Fantasy Mystery Romance Comics Non-Fiction

The Dream Thieves, Audio Edition

Wednesday, August 22, 2018

The Dream Thieves, Audio Edition (2013) Maggie Stiefvater narrated by Will Patton

This is the book where Ronan breaks my heart.

“And you, Ronan,” Niall said. He always said Ronan differently from other words. As if he had meant to say another word entirely — something like knife or poison or revenge — and then swapped it out for Ronan’s name at the last moment.

In a dismissive, sleepy voice, Adam said, “I don’t know why you think that would work out. Pig’s got a load of five people —”

“Noah doesn’t count,” Ronan replied.

Noah said, “Hey.”

“You’re dead. You don’t weigh anything!”

“So what you’re saying is you can’t explain it.”

“I did explain it.”

“No, you used nouns and verbs together in a pleasing but illogical format.”

“I did explain it,” Ronan insisted.

Blue turned it slowly to read each side: hyacinthus, celea. One side was blank.

Gansey pointed to each side for her. “Latin, Coptic, Sanskrit, something we don’t know, and … this is supposed to be Greek. Isn’t that funny that it’s blank?”

Derisively, Ronan said, “No. The ancient Greeks didn’t have a word for blue.” Everyone at the table looked at him.

“What the hell, Ronan?” said Adam.

“It’s hard to imagine,” Gansey mused, “how this evidently successful classical education never seems to make it into your school papers.”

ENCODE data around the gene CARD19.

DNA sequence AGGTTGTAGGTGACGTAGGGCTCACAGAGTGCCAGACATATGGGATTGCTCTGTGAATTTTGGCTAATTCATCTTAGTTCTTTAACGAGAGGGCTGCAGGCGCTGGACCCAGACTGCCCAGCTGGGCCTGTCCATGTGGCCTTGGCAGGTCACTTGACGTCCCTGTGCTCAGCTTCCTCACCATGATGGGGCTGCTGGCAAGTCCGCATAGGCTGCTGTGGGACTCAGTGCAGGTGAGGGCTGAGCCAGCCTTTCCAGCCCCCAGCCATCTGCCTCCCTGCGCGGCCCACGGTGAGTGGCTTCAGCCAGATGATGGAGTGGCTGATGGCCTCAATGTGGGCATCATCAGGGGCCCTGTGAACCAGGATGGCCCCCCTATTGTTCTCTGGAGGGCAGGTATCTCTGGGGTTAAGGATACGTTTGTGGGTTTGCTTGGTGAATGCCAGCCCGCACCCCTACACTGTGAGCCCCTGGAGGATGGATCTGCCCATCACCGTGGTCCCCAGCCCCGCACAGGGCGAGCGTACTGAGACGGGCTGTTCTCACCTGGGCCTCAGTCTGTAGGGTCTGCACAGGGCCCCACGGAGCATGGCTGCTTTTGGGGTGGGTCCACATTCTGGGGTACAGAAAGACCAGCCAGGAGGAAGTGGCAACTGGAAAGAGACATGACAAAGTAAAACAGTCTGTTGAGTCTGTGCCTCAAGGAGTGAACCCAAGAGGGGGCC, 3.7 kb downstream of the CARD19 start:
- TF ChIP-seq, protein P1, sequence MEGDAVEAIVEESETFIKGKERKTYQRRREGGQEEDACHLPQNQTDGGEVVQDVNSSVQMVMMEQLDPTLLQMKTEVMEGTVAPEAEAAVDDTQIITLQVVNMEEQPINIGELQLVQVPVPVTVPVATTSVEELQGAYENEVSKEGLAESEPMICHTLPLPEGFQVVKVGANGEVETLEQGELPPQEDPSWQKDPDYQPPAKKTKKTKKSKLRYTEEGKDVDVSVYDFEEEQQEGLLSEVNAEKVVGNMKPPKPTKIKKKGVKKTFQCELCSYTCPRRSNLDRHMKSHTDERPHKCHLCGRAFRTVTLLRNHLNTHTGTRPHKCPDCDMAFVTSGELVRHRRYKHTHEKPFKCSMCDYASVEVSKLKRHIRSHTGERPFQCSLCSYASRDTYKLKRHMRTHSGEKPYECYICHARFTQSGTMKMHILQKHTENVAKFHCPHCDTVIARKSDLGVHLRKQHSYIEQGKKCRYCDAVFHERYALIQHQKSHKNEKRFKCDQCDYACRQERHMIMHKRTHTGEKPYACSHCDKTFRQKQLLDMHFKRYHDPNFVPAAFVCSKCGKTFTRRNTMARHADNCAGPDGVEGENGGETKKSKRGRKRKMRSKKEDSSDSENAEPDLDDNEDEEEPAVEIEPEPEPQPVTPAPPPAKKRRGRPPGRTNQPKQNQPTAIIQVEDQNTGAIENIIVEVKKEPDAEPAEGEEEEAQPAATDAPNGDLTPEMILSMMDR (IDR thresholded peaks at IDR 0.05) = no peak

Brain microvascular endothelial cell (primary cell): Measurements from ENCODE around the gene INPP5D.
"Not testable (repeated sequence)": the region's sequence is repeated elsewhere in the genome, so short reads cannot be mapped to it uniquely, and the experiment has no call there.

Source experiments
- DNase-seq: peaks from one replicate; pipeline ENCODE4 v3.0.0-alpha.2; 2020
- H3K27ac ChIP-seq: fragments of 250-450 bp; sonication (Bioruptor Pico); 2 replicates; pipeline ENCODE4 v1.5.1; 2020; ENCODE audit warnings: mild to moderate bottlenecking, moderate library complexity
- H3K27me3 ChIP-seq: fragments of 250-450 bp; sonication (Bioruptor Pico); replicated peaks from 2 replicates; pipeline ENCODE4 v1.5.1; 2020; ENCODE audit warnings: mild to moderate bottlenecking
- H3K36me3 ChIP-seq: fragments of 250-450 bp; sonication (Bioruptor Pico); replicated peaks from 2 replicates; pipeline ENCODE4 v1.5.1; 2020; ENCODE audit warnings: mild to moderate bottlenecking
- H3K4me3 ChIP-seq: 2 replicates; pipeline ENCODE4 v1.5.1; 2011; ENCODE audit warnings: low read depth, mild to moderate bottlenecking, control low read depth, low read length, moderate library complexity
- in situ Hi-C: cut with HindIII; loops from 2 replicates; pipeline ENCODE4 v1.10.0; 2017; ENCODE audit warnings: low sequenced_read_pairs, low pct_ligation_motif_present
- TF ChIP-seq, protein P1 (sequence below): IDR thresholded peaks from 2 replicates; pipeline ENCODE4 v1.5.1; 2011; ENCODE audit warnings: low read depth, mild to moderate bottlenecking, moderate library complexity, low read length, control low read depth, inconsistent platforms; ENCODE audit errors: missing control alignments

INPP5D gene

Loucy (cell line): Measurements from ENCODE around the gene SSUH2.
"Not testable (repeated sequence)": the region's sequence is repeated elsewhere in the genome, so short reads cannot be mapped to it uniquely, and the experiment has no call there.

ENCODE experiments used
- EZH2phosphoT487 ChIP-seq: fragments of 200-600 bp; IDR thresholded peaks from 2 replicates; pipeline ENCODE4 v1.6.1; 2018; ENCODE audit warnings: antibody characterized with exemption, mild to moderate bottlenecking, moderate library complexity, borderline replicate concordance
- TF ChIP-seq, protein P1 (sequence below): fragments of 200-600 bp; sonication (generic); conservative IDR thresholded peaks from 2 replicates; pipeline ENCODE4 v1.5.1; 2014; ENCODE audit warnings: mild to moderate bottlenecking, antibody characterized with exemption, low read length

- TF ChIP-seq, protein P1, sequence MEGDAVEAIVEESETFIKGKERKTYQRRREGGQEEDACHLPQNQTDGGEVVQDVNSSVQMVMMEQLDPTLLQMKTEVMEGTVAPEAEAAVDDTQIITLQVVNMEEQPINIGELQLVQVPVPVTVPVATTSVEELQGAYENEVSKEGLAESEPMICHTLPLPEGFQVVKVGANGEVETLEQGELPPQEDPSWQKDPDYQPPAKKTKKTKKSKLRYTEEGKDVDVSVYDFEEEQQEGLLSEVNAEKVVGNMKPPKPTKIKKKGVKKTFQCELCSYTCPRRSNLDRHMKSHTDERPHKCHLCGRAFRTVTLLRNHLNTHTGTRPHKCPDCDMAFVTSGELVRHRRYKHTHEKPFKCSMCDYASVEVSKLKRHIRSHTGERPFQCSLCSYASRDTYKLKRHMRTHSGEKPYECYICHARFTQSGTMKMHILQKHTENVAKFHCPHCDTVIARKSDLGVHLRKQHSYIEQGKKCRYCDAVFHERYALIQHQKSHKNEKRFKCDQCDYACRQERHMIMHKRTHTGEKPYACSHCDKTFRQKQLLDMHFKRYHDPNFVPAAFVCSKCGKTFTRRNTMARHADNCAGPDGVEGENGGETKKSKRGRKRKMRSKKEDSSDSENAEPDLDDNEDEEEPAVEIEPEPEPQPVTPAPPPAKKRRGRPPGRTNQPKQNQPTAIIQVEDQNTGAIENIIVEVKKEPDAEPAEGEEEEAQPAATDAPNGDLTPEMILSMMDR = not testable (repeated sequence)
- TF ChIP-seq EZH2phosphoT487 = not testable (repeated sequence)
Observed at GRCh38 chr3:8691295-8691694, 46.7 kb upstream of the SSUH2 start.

“They never ask the right questions,” Ronan replied.

This passage brings me to one of the reasons I am thoroughly enjoying these books in audio. There are three teen boys having a conversation above, and in the narration it is obvious who is speaking even without the “X said” bits. Each boy has a unique voice that sounds precisely as it should, just as each of the three psychics at Fox Way have a unique voice (although Orla and Jimi are a little more problematic, it still works extremely well.)

One of the other things I especially like in this book is Gansey’s family. They may be ridiculously wealthy, but they love him and his parents trust him.

Richard Gansey II broke in. Although he didn’t know Adam well, his concern ran deep and genuine. Adam was his son’s friend, and so he had inherent worth.

Adam was his son’s friend, and so he had inherent worth.

That is such a lovely lovely sentence.

And the same goes for Blue’s family.

After a moment, Maura asked, “Are you crying?”

“Only a little.”


“Generalized sadness.”

“Are you sad? Did something bad happen?”

“Not yet.”

“Ah, Blue.” Her mother wrapped her arms around her and breathed into the hair at the base of Blue’s neck.

I ADORE this series SO MUCH.

Publisher: Scholastic Audio
Rating: 10/10


No comments

Leave a Comment

XHTML: <a href="" title=""> <abbr title=""> <acronym title=""> <b> <blockquote cite=""> <cite> <code> <del datetime=""> <em> <i> <q cite=""> <s> <strike> <strong>

RSS feed Comments